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The right books for strong readers

Jen Klein is a New England-based technical writer and mother of three. When she isn't asking her kids to stop bickering, "caramelizing" the dinner or actively ignoring the dust bunnies under the couch, she enjoys knitting, gardening, pho...

Appropriate reading material

Woody's reading has really taken off in the last year and a half. He was a good reader before, but now he absolutely devours books. Since he's required to have a pleasure reading book at school at all times (for downtime), he typically has with him a book so thick it doesn't fit in his desk.

Boy ReadingYou're thinking, "What's the problem?" While not a bad problem to have, I am having difficulty making sure my son has reading material that is appropriate for both his emotional development level and his reading ability. It's harder than you think!

when ability and grade level diverge

I remember having something of this problem as an elementary school student. The books available in my school library for my grade level and in my classrooms were so easy that I was done with them in a very short amount of time. I wanted to read harder and longer books, and this led me to themes that I was not ready for, emotionally speaking. It led to some confusing moments while reading - and often embarrassing questions of my mother later.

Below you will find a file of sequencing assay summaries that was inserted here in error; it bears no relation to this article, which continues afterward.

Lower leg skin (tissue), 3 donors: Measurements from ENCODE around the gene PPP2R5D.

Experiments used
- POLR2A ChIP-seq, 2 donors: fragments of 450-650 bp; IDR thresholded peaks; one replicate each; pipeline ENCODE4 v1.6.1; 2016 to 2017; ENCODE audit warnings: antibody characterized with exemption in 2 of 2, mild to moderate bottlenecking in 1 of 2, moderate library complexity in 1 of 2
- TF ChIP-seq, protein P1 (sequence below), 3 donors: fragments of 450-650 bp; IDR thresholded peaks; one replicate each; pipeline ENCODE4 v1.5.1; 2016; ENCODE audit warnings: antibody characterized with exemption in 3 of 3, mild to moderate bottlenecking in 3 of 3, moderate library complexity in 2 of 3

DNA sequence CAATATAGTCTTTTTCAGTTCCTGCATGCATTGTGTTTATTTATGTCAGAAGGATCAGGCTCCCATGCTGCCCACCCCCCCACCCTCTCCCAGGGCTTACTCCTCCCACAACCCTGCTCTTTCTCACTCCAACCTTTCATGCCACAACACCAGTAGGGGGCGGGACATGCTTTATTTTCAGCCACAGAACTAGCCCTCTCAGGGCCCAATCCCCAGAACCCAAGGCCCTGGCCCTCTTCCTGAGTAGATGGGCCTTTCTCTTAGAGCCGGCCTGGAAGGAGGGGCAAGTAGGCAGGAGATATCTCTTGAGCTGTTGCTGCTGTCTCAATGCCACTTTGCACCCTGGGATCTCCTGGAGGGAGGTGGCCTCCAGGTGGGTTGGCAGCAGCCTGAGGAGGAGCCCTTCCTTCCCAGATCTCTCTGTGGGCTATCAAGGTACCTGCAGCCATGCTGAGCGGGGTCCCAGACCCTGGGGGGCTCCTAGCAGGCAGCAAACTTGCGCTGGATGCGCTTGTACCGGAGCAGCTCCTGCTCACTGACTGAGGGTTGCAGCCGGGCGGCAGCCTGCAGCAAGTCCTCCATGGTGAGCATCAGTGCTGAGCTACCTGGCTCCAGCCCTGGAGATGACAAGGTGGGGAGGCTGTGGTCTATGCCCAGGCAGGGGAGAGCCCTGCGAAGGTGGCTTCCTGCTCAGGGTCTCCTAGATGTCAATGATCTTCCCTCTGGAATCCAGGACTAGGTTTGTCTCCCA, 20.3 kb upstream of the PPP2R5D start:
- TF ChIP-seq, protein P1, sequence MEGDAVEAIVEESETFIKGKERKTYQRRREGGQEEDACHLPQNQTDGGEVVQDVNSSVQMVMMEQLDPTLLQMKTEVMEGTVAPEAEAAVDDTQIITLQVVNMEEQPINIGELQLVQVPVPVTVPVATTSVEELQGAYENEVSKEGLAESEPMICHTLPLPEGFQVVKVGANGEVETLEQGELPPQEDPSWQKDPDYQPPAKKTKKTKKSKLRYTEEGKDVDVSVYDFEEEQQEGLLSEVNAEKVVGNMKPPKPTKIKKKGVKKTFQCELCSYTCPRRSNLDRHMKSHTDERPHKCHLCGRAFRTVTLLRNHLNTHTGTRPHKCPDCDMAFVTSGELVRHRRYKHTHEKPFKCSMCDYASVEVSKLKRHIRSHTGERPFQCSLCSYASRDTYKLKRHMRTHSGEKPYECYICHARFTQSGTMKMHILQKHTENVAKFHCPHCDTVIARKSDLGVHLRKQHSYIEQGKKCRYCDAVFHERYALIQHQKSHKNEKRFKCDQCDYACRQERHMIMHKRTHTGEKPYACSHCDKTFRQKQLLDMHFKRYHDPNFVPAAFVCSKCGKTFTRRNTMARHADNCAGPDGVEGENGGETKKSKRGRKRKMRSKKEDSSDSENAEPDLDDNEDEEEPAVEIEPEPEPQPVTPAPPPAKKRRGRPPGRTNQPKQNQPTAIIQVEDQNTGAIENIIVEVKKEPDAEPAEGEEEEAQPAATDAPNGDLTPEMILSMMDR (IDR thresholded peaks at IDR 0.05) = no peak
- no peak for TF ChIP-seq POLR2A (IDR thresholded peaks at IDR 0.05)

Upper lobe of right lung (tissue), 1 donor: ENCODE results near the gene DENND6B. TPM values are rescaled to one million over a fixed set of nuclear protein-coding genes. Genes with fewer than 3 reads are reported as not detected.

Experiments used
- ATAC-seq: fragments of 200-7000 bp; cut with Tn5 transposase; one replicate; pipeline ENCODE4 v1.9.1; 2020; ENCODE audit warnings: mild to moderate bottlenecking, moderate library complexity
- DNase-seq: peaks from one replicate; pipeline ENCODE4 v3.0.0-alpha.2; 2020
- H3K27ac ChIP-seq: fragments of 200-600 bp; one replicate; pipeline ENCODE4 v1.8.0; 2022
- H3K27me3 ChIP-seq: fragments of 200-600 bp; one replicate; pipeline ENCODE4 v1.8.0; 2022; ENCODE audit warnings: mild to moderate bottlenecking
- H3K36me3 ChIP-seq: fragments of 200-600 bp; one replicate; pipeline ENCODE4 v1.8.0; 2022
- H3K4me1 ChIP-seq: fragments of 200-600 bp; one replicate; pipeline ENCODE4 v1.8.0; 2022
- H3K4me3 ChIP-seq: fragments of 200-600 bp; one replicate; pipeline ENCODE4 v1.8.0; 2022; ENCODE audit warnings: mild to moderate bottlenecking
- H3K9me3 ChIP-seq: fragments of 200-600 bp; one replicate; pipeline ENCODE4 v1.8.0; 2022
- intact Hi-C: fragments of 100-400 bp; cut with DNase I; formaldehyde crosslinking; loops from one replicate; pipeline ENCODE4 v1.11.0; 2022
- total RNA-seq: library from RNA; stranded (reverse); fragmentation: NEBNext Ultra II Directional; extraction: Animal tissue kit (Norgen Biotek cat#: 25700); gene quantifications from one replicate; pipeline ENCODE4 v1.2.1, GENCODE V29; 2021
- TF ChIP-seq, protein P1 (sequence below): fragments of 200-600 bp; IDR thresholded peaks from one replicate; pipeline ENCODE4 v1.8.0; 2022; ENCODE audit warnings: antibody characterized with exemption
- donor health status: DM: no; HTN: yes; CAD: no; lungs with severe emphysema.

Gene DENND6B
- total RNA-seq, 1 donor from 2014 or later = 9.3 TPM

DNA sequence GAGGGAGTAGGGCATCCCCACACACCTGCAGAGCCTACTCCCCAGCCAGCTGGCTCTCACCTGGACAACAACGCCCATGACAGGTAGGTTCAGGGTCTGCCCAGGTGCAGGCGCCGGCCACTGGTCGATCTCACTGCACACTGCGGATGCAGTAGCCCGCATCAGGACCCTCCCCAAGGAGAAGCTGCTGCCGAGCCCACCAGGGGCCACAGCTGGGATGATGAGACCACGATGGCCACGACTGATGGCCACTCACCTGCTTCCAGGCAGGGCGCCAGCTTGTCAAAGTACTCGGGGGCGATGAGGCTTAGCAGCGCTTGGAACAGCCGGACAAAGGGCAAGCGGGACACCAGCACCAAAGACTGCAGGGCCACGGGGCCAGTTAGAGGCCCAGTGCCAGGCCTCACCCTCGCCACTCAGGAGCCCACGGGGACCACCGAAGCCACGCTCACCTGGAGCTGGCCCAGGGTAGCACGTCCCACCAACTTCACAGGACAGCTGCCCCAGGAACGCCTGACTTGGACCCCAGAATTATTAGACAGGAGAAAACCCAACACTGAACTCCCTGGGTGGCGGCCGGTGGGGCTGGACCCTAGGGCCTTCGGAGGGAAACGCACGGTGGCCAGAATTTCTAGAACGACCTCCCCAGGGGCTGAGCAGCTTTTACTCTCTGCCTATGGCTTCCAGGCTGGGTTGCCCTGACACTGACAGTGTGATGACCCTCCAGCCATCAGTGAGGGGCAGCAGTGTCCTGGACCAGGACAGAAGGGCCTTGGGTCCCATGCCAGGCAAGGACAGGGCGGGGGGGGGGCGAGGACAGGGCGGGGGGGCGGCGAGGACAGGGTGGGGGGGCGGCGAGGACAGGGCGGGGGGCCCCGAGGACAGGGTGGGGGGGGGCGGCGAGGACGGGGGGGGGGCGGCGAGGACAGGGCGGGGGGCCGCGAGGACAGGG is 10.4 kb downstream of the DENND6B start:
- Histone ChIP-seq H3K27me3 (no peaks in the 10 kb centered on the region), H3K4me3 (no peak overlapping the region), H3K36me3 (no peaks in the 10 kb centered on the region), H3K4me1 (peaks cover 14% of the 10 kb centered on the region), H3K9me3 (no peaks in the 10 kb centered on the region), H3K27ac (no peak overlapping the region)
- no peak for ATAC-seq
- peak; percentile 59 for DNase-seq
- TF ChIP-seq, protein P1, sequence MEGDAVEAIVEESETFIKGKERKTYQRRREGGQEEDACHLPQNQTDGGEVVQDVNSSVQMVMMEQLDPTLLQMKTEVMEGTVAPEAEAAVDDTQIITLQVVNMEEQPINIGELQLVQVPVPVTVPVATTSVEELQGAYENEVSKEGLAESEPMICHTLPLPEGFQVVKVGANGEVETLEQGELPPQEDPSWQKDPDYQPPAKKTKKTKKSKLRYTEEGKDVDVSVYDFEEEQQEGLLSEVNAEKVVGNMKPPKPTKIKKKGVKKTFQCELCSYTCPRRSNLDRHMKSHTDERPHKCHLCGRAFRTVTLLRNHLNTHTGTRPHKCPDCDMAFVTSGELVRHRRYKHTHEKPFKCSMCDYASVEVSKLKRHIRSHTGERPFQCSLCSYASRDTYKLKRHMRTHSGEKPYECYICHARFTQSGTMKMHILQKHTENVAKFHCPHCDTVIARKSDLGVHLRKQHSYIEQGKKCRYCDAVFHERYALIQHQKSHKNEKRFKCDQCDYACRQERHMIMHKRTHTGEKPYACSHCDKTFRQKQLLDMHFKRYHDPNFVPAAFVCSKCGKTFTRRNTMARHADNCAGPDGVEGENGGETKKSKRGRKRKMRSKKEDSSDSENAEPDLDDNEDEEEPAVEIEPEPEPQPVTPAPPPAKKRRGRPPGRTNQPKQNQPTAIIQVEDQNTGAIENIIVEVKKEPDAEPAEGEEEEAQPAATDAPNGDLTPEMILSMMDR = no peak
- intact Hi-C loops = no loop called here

Now with Woody - and to a certain extent with Alfs - I'm the mother preparing herself for interesting questions. There is no way I can keep up with reading every book they want to read in advance of their opening the front cover. Some books are in genres I was never interested in to begin with! I was never much for science fiction and thrillers, and those seem to be what my boys are carting around the most.

Communication and input

Communication about my concerns becomes more and more important - with their teachers, with the curriculum supervisors at their schools for guidance toward appropriate books, and with the boys themselves. I'm spending more time on parent review websites, hoping to have a least a heads up for what themes they might encounter in these books. I'm talking to other parents, hearing what they have to say about books and their kids' response to them. I do read their books when I have time (and it's great to have conversations with them about characters and plot lines) and share that knowledge with other parents. I wish I were a speed reader so I could read everything! The current strategy is imperfect at best, but it's the best I can do right now.

Even within the books I decide are okay, what is okay for Woody now might not have been okay for Alfs at the same age and may not be okay for Sunshine when it's her turn. Or it might. Every kid is different, and my lens on the books under consideration has to take that into consideration.

Overall, though, I am plain thrilled with the way my kids enjoy books. It's something I hoped for when they were each born. If this is the consequence of that enjoyment, I'll take it.

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